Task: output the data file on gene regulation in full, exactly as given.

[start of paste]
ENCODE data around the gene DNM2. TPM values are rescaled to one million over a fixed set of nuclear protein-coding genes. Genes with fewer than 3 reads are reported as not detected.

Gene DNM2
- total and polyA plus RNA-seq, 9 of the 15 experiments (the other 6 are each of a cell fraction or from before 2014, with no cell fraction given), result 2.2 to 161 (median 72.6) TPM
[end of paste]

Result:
ENCODE data around the gene DNM2. TPM values are rescaled to one million over a fixed set of nuclear protein-coding genes. Genes with fewer than 3 reads are reported as not detected.

Gene DNM2
- total and polyA plus RNA-seq, 9 of the 15 experiments (the other 6 are each of a cell fraction or from before 2014, with no cell fraction given), result 2.2 to 161 (median 72.6) TPM